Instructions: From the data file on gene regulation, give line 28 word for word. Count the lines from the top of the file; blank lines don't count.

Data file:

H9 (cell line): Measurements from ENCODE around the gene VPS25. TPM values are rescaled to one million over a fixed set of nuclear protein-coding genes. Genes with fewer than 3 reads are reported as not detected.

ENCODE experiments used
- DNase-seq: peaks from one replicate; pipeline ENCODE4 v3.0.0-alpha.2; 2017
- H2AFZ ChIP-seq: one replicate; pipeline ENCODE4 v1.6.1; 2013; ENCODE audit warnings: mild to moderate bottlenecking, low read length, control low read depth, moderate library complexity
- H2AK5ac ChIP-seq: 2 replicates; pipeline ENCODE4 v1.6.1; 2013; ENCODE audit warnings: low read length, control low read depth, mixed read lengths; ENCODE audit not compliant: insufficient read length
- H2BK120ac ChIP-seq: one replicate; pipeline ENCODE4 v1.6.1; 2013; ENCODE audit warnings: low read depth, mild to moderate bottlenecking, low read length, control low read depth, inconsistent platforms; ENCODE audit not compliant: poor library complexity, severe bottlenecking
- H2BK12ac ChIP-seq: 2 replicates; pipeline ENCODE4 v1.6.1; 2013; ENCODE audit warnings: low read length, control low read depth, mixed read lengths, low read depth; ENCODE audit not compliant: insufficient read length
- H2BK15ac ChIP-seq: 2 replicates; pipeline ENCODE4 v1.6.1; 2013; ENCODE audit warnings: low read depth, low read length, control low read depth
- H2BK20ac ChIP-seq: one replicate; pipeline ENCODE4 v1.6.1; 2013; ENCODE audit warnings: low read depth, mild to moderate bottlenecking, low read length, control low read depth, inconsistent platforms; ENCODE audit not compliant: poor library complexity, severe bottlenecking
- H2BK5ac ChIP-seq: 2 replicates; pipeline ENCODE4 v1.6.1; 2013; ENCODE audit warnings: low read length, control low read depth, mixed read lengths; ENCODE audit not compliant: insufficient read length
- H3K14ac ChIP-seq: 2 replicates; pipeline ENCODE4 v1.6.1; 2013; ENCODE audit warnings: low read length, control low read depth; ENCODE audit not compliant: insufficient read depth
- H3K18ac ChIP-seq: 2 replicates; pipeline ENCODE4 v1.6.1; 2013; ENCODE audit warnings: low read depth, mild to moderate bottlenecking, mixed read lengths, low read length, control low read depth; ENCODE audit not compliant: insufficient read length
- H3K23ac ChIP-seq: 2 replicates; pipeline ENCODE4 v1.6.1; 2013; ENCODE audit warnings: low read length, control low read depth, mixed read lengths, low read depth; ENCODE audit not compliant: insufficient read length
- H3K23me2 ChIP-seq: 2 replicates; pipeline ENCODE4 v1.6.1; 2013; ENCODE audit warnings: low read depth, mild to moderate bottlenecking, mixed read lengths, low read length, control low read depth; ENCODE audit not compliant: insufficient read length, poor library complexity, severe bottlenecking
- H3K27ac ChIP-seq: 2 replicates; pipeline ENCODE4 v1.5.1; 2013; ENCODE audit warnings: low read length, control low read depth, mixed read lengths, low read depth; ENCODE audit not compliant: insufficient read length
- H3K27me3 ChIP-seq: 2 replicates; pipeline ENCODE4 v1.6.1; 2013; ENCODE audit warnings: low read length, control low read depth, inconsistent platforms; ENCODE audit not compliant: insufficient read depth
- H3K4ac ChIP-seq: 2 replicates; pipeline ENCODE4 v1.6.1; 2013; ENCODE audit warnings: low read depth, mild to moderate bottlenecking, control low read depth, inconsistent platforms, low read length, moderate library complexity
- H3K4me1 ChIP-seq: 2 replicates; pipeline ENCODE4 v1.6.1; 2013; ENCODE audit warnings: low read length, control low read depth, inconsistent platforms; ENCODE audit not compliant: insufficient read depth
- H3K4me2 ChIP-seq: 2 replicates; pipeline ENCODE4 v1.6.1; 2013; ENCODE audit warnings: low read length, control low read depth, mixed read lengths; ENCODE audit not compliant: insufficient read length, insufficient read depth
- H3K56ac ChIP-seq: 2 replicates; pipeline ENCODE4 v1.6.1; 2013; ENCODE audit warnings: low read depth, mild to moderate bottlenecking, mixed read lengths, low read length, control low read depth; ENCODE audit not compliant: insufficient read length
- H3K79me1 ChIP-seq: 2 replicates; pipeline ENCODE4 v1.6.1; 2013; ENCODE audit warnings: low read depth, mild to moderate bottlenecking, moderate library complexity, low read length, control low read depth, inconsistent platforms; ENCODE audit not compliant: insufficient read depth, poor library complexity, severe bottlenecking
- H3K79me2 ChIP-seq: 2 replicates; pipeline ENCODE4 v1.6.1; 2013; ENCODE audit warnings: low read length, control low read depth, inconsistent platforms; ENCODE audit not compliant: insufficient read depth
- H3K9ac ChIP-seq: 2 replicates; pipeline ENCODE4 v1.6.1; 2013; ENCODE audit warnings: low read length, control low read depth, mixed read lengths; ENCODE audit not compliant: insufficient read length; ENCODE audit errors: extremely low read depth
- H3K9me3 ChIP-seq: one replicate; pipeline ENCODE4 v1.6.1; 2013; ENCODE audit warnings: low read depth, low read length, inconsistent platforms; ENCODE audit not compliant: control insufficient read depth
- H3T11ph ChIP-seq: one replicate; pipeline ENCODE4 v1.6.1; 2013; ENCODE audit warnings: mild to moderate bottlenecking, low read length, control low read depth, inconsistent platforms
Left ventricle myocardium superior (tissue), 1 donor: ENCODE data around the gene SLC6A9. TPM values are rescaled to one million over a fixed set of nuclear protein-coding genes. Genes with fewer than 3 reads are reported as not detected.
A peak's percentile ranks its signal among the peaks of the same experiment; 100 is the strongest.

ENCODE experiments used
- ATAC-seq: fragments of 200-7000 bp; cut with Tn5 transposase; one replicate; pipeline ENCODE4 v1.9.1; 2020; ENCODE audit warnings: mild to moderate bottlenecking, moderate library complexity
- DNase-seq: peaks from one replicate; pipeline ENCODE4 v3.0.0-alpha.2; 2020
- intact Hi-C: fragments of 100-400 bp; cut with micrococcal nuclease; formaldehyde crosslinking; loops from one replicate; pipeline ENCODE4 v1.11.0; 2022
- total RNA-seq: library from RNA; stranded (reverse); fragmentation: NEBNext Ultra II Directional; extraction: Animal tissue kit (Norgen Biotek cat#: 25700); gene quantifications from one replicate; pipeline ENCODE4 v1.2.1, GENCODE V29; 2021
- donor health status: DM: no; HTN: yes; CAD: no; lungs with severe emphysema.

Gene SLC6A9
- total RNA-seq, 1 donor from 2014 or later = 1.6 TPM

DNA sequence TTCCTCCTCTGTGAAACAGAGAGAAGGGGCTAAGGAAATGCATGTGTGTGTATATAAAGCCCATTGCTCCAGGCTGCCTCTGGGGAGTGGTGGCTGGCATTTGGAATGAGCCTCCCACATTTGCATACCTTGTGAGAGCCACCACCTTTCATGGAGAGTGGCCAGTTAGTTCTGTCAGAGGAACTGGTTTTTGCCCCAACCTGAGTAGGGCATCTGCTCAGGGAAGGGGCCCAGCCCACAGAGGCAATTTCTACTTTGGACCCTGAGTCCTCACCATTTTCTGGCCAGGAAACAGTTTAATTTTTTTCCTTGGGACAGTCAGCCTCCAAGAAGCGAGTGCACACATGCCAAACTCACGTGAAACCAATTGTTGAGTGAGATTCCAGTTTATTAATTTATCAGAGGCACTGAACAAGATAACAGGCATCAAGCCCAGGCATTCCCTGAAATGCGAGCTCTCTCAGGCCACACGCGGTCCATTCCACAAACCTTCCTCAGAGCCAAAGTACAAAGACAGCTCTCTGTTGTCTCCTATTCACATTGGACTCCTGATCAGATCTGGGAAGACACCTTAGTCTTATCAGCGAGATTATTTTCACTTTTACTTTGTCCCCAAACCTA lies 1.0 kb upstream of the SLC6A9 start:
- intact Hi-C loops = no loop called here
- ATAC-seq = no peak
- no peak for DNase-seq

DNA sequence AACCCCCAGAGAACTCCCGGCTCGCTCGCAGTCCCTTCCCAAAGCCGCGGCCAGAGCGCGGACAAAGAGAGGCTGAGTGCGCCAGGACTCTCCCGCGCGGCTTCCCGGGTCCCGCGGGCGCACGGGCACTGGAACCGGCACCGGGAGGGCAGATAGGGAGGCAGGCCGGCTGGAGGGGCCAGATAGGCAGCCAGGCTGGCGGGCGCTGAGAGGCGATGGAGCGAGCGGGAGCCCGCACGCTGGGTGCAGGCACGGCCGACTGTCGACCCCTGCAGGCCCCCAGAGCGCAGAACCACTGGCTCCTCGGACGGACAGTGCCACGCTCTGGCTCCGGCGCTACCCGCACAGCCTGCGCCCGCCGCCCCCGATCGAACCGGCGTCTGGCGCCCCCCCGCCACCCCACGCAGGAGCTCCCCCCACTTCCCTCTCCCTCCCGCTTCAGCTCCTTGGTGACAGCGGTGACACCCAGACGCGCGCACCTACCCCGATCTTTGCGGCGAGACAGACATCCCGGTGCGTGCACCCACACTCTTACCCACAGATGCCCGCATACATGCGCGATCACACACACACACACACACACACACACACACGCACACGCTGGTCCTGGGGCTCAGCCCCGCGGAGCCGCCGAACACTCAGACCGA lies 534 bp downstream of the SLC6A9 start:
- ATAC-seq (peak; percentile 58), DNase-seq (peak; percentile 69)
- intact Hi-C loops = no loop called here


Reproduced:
ENCODE experiments used